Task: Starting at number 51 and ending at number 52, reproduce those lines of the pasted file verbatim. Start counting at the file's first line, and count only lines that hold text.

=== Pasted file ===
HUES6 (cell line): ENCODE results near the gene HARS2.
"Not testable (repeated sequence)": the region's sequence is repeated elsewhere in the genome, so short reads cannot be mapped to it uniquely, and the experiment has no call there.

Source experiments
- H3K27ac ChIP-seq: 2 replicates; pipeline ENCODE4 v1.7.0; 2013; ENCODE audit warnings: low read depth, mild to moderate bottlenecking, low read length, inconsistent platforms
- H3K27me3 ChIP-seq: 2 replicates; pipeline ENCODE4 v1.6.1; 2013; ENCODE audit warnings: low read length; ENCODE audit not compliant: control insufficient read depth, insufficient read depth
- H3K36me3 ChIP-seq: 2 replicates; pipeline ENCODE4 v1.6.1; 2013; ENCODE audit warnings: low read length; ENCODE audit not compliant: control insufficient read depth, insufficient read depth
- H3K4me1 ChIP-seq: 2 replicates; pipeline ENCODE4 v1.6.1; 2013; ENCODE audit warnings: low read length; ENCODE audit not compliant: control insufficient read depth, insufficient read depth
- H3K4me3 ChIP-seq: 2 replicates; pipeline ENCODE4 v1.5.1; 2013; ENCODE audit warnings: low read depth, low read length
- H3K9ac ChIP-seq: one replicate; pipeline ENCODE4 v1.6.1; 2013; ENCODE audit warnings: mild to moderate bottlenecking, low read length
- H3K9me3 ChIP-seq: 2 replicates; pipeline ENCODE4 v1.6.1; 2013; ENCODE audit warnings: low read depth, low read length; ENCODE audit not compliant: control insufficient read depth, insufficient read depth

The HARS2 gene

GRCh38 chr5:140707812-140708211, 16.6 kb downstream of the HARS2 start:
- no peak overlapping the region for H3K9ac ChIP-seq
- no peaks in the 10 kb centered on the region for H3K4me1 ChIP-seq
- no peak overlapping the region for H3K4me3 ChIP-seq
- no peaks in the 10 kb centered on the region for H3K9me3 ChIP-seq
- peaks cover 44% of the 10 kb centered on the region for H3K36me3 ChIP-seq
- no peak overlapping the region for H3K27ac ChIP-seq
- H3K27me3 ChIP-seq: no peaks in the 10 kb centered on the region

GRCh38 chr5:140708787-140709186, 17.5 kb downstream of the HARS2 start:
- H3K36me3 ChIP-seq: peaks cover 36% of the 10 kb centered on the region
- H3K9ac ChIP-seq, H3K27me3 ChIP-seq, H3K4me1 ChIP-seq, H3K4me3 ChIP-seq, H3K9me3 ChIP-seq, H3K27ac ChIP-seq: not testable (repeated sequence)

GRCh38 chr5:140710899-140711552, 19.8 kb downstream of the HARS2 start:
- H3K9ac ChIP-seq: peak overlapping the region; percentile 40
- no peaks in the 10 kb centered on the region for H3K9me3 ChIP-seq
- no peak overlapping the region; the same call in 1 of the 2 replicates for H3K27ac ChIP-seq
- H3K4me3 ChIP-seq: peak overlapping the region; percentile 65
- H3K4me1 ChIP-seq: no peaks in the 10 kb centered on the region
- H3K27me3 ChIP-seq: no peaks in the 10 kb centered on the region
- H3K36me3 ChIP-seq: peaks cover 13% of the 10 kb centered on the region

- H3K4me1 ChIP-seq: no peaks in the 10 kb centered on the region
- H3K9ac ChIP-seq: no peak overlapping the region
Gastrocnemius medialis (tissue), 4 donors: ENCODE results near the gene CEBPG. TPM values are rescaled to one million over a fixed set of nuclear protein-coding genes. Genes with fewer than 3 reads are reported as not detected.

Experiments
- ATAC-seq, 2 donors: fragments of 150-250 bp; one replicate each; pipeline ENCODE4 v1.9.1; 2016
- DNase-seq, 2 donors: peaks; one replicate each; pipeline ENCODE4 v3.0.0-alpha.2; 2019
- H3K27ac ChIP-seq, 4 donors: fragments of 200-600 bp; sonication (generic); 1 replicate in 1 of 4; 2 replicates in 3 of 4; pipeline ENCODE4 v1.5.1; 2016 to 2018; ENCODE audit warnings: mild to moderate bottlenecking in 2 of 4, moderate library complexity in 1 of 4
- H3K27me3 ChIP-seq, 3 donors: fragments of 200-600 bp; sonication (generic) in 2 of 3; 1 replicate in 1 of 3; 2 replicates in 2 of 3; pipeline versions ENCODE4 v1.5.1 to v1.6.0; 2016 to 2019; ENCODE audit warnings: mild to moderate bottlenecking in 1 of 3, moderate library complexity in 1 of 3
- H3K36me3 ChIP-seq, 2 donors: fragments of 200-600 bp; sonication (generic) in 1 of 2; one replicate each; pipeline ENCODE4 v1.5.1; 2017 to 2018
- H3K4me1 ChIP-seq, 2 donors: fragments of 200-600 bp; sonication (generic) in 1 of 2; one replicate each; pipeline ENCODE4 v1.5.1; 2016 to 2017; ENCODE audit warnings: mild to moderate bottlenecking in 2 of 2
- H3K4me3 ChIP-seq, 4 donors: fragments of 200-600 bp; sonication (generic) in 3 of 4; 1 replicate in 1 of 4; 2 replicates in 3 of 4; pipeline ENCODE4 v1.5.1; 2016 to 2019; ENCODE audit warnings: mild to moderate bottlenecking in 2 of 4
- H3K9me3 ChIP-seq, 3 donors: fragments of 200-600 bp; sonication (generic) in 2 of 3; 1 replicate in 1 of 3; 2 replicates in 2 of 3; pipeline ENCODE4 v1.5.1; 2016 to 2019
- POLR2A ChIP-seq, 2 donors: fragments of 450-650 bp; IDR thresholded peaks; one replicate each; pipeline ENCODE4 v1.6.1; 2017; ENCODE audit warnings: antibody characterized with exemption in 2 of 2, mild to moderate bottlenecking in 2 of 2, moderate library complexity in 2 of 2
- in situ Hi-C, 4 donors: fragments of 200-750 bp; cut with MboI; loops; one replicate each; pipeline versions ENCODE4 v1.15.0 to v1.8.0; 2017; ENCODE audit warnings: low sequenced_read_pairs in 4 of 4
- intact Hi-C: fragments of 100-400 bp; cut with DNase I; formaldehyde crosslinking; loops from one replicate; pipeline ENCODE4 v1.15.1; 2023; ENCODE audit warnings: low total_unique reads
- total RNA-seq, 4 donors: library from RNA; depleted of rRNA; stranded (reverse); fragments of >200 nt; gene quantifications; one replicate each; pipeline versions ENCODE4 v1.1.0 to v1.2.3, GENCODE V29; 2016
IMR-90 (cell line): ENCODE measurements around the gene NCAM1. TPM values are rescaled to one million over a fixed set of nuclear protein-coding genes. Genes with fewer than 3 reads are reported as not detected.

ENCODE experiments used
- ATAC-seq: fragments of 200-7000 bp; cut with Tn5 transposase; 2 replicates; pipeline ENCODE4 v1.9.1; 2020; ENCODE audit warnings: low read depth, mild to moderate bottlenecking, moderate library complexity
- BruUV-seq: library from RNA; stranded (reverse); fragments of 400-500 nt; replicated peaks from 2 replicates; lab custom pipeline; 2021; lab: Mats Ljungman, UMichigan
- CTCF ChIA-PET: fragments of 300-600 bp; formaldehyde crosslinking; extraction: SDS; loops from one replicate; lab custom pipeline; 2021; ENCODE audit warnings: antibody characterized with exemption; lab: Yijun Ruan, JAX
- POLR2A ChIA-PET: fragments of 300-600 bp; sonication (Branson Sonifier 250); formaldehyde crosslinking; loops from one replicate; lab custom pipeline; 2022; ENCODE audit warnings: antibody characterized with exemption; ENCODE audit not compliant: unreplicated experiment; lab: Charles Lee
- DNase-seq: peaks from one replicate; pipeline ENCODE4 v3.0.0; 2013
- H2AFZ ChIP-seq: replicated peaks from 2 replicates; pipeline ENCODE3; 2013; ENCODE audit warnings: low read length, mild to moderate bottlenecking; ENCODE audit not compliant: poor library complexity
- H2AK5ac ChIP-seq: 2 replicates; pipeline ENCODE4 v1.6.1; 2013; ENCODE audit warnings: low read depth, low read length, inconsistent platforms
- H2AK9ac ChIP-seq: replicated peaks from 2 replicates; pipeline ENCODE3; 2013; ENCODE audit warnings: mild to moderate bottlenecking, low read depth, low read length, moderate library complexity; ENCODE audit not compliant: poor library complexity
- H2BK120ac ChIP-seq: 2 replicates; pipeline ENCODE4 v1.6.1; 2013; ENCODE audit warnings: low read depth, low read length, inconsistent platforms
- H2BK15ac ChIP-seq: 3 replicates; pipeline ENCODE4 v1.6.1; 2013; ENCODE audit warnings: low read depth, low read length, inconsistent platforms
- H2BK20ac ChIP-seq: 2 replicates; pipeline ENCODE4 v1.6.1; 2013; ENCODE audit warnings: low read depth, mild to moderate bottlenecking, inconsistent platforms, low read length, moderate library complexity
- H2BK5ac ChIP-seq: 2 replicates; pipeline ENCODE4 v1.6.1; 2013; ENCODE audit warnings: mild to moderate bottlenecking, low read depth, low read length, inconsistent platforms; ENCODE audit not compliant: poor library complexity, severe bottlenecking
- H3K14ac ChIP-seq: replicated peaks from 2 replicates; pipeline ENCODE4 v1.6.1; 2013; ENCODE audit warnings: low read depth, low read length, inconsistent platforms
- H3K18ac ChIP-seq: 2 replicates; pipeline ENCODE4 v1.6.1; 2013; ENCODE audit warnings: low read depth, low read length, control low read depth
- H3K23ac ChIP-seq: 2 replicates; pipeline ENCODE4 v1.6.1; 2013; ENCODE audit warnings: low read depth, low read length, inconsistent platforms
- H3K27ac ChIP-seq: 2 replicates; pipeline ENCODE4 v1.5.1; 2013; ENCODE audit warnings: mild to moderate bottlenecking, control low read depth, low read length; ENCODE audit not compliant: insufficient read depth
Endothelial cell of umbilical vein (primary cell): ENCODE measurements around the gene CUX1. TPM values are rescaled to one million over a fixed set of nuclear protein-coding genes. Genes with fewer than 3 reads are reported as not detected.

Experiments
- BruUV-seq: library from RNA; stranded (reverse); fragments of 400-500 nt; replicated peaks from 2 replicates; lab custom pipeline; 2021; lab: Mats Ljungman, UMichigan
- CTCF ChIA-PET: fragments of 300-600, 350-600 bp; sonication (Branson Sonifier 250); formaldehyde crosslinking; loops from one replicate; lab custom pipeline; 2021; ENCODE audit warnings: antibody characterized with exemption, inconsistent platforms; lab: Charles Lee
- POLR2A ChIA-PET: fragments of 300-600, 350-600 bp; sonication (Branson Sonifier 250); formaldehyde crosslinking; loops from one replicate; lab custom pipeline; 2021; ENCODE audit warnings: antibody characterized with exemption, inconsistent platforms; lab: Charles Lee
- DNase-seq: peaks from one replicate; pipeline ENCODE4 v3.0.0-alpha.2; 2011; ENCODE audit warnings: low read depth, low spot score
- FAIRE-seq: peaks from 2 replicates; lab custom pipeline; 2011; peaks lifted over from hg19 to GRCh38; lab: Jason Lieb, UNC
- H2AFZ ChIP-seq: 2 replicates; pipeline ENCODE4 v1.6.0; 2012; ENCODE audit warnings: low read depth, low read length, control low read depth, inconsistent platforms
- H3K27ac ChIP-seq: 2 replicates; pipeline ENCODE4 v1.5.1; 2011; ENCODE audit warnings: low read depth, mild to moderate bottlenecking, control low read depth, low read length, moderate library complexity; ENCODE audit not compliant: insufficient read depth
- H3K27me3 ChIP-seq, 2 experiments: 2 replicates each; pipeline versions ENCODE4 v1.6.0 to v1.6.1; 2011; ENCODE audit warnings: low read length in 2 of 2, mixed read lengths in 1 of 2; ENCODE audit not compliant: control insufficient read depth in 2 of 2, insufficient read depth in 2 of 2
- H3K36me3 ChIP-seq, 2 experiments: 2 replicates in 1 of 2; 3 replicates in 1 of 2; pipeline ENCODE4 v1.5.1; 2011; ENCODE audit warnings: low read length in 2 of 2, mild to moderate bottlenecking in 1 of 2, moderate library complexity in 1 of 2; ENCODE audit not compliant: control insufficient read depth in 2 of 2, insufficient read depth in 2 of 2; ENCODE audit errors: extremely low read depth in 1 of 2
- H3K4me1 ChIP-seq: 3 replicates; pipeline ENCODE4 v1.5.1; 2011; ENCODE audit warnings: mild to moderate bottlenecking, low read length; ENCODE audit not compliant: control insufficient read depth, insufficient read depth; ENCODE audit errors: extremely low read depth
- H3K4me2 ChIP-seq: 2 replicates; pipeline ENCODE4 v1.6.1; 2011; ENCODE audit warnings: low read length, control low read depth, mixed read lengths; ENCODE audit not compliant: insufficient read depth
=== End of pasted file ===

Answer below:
- CTCF ChIA-PET: fragments of 300-600 bp; formaldehyde crosslinking; extraction: SDS; loops from one replicate; lab custom pipeline; 2021; ENCODE audit warnings: antibody characterized with exemption; lab: Yijun Ruan, JAX
- POLR2A ChIA-PET: fragments of 300-600 bp; sonication (Branson Sonifier 250); formaldehyde crosslinking; loops from one replicate; lab custom pipeline; 2022; ENCODE audit warnings: antibody characterized with exemption; ENCODE audit not compliant: unreplicated experiment; lab: Charles Lee